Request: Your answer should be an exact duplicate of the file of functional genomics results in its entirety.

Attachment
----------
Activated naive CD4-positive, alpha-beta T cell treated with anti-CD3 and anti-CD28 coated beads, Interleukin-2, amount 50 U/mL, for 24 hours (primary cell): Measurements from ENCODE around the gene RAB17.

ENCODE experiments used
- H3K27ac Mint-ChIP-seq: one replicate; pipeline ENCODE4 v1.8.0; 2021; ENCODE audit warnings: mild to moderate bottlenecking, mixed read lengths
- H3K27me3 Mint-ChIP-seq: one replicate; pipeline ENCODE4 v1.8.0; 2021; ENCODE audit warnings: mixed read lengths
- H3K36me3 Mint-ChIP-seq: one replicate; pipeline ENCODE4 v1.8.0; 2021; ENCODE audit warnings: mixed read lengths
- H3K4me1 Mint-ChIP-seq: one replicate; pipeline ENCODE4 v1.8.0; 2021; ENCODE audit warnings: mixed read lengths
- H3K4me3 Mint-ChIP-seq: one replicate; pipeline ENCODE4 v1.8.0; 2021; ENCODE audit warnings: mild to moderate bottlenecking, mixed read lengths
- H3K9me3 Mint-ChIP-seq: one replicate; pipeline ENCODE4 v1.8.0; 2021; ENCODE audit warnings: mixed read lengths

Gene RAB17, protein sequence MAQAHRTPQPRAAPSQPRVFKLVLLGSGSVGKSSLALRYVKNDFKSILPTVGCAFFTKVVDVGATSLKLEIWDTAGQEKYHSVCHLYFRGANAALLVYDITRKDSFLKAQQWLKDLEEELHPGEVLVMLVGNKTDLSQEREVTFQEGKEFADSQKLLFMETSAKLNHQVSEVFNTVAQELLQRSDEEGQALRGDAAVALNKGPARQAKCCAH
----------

Activated naive CD4-positive, alpha-beta T cell treated with anti-CD3 and anti-CD28 coated beads, Interleukin-2, amount 50 U/mL, for 24 hours (primary cell): Measurements from ENCODE around the gene RAB17.

ENCODE experiments used
- H3K27ac Mint-ChIP-seq: one replicate; pipeline ENCODE4 v1.8.0; 2021; ENCODE audit warnings: mild to moderate bottlenecking, mixed read lengths
- H3K27me3 Mint-ChIP-seq: one replicate; pipeline ENCODE4 v1.8.0; 2021; ENCODE audit warnings: mixed read lengths
- H3K36me3 Mint-ChIP-seq: one replicate; pipeline ENCODE4 v1.8.0; 2021; ENCODE audit warnings: mixed read lengths
- H3K4me1 Mint-ChIP-seq: one replicate; pipeline ENCODE4 v1.8.0; 2021; ENCODE audit warnings: mixed read lengths
- H3K4me3 Mint-ChIP-seq: one replicate; pipeline ENCODE4 v1.8.0; 2021; ENCODE audit warnings: mild to moderate bottlenecking, mixed read lengths
- H3K9me3 Mint-ChIP-seq: one replicate; pipeline ENCODE4 v1.8.0; 2021; ENCODE audit warnings: mixed read lengths

Gene RAB17, protein sequence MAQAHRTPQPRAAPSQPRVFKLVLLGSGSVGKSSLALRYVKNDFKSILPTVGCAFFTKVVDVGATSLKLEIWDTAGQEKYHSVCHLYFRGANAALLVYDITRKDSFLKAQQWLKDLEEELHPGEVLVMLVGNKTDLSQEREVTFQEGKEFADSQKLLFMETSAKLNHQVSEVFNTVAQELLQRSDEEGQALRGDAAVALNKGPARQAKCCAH